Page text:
Vatican expert to speak on campus tonight

By The Beacon | September 23, 2010 9:00pm

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John Allen, Vatican correspondent for CNN and NPR. (Photo Courtesy of Jamie Powell)

By Elizabeth Vogel, Staff Writer -- vogel11@up.edu

Q&A

Tonight the University of Portland welcomes one of the foremost Vatican experts to campus. John Allen, Vatican correspondent for CNN and NPR and reporter for the National Catholic Reporter, will give the annual Zahm Lecture tonight at 7:30 in the Buckley Center Auditorium.

He is the author of several books including two biographies of Pope Benedict XVI and "The Future Church: How Ten Trends are Revolutionizing the Catholic Church." He will speak about the future of the Catholic Church. The Beacon interviewed Allen via e-mail when he was in London.

Q: Will this be your first visit to Portland?

A: I've been to Portland once before, for a speaking engagement a few years ago. I remember the landscape as beautiful, the people as warm, and the weather as a little rainy!

Q: What was your area of study in college?

A: I was a philosophy and political science major in undergraduate school, and earned a master's in religious studies from the University of Kansas. I went to the Claremont Graduate School in Los Angeles with the idea of getting a Ph.D. in Biblical studies, but ended up getting seduced by journalism instead.

Q: What inspired your interest in the current politics of the Catholic Church?

A: It's the greatest show on earth! Covering the Vatican means diving into history and art, intrigue and romance, politics and spirituality, theatre and ritual, all rolled up into one big ball. There's no subject that can't be organically connected to the Catholic Church. If today I'm interested in arms control, that's a huge diplomatic priority for the Holy See. If tomorrow I'm into genetically modified organisms, there's a fierce debate going on within the Church pitting anti-GMO activists in the global South against pro-GMO forces in North America. If the next day I felt like contemplating Baroque art, well, some of the best experts in the world are in the Vatican museums. In other words, there's almost no subject of human interest that doesn't come up on this beat, which means it never gets dull.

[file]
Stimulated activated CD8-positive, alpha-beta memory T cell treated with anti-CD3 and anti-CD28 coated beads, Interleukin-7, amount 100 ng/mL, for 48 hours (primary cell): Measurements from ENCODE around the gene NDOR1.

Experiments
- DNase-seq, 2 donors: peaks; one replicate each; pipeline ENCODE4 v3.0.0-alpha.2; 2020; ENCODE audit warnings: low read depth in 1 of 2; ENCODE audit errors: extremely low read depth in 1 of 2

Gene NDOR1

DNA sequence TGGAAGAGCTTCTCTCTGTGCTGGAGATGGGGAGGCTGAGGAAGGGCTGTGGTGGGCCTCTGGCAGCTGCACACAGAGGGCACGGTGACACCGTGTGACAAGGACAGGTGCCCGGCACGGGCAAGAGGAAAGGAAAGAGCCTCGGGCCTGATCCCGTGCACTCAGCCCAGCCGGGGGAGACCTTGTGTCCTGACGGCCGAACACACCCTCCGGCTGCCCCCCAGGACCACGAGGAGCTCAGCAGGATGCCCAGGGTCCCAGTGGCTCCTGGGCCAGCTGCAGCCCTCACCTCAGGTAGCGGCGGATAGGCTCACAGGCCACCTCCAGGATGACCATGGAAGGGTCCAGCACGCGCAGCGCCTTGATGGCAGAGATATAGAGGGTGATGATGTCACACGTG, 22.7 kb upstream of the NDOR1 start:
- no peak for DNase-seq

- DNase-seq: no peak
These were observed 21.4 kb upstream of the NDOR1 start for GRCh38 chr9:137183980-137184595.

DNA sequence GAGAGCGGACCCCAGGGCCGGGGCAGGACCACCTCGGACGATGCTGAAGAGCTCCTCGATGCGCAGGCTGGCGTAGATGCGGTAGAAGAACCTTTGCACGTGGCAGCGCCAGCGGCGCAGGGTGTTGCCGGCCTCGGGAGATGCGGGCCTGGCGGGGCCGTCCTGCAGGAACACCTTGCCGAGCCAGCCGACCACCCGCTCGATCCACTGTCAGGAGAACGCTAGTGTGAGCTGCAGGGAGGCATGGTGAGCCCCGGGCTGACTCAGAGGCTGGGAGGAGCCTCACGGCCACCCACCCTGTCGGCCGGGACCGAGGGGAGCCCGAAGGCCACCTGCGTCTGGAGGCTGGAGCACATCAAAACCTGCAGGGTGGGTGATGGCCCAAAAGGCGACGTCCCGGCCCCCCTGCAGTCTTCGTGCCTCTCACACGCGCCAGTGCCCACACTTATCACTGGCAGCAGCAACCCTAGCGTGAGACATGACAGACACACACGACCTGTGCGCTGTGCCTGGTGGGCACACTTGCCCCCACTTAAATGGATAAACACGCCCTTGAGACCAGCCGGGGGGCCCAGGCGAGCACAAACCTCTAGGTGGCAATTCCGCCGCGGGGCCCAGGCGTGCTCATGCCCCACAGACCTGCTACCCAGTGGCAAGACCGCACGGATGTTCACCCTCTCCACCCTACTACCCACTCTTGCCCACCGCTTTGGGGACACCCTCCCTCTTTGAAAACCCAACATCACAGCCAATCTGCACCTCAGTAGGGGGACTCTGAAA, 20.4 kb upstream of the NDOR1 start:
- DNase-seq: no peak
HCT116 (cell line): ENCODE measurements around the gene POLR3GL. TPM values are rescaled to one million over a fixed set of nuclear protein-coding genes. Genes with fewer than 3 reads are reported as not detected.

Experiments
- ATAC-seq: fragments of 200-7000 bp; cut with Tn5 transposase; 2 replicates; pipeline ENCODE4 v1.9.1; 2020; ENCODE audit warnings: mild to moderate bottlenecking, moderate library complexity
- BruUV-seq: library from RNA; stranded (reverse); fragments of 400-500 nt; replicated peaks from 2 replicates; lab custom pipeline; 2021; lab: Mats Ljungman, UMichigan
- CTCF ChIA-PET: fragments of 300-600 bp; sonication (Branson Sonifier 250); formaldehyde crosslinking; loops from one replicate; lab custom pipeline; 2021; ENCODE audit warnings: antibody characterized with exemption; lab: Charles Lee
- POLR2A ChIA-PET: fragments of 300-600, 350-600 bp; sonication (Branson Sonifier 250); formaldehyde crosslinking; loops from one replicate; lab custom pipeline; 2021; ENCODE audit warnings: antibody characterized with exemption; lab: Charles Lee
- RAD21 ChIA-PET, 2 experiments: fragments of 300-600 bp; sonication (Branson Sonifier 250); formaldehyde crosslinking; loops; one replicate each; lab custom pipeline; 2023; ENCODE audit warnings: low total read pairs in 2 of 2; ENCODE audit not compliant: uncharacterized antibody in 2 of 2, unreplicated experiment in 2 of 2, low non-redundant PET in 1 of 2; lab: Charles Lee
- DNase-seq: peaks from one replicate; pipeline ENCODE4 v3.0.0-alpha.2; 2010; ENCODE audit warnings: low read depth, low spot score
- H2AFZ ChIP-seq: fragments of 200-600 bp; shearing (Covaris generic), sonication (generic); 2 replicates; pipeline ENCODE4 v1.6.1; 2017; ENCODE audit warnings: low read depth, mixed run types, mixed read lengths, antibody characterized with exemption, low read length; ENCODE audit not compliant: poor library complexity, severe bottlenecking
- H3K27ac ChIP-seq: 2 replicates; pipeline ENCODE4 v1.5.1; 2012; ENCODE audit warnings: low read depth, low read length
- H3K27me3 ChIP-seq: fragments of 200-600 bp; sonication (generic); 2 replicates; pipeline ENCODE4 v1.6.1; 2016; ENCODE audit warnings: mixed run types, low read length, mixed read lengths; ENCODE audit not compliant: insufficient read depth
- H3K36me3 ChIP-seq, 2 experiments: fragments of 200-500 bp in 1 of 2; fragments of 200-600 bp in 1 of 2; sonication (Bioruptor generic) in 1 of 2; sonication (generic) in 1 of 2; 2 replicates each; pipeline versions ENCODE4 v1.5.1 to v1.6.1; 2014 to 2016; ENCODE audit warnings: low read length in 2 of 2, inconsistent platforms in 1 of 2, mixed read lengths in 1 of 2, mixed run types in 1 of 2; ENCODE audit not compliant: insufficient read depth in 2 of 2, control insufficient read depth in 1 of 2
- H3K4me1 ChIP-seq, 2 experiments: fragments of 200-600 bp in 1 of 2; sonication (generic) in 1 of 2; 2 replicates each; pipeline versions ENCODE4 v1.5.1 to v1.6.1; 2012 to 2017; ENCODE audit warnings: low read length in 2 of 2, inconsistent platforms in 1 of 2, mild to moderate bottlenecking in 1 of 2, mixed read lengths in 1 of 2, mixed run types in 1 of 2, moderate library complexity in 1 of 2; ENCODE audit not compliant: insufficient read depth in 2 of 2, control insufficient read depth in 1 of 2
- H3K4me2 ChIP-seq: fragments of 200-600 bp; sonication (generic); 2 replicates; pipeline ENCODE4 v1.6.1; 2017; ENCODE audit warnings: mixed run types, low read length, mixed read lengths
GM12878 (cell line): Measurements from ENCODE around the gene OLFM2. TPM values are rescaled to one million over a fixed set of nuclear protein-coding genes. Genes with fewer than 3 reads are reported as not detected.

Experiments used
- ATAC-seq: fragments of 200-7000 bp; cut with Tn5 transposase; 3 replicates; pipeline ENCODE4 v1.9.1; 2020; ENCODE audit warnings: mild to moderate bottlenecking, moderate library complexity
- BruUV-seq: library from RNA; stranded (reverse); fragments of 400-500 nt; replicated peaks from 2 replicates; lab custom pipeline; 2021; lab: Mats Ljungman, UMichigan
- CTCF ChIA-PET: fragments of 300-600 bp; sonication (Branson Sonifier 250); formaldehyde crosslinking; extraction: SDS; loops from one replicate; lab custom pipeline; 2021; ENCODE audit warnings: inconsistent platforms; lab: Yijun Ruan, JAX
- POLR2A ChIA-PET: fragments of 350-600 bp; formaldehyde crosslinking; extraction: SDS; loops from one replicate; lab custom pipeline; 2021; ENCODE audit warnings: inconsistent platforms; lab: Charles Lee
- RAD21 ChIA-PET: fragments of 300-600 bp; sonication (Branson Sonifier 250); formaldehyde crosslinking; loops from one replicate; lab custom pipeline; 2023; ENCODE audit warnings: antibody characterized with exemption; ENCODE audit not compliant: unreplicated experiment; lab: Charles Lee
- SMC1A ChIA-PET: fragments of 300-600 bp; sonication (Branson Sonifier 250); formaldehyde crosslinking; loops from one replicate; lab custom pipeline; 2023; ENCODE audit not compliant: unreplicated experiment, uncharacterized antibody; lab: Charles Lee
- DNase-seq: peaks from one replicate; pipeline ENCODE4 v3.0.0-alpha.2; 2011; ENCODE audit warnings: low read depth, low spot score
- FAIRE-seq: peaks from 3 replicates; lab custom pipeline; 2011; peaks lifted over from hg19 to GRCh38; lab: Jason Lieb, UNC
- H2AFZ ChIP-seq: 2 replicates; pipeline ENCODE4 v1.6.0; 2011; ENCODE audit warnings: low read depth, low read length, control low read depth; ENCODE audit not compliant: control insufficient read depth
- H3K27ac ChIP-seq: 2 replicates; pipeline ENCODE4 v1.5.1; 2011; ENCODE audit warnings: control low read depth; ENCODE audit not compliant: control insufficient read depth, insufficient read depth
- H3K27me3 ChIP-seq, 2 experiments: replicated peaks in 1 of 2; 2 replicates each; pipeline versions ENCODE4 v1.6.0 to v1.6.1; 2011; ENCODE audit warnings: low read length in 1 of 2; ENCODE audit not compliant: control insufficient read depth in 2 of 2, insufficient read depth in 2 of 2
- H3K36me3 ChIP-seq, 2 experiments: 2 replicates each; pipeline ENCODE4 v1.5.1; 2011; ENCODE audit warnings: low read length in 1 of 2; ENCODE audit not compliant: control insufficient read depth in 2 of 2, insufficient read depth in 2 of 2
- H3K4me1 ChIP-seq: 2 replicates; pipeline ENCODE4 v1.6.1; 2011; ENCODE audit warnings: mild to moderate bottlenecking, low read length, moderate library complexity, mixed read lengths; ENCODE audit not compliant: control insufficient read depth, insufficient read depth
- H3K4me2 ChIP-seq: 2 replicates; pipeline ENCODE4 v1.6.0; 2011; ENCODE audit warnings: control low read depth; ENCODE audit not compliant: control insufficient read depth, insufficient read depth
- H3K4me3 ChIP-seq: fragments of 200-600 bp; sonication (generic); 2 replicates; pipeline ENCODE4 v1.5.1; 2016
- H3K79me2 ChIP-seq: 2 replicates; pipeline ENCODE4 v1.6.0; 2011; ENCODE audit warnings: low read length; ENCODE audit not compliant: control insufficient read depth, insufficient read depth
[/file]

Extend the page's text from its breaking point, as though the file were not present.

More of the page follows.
Q: You are obviously very interested in the life of Pope Benedict XVI, seeing as you have written books about him. Would you say you find him to be the most interesting pope as of late?

A: Every pope is interesting in his own way. John Paul II was obviously "sexier" from a media point of view, and thus was probably a more compelling story, especially in an era of 24-hour instantaneous TV coverage. Benedict is a bit more cerebral; a pope meant to be read carefully, not just seen. If you take the time to read him, however, you will find that he is a world-class intellectual, perhaps one of the most impressive teaching popes of the last couple of centuries. You may not agree with everything, but you'll consistently find his thought to be provocative, rich, and sophisticated. On a personal level, by the way, he's a much nicer guy than people sometimes understand. He's kind, a great listener, and almost shy in person, not the bull in a china shop of popular mythology.

Q: With the negative media attention the Catholic Church has received recently, what advice would you give to Catholic college-aged students, such as the many that populate the University of Portland?

A: My basic advise is this: Educate yourselves! We live in a culture of incredibly high levels of religious illiteracy, which means that much of what you hear about religion from the media, or in the classroom, or in casual conversation at the coffee bar turns out to be half-baked, misleading, or just flat wrong. You obviously don't have to agree with everything the Pope or Catholic Church says and does, but you ought to make an effort to understand what's actually going on before you draw conclusions. You can also help your friends do the same thing. They wouldn't tolerate arguments based on ignorance in politics or sports or economics, and there's no reason they ought to do it in religion either.


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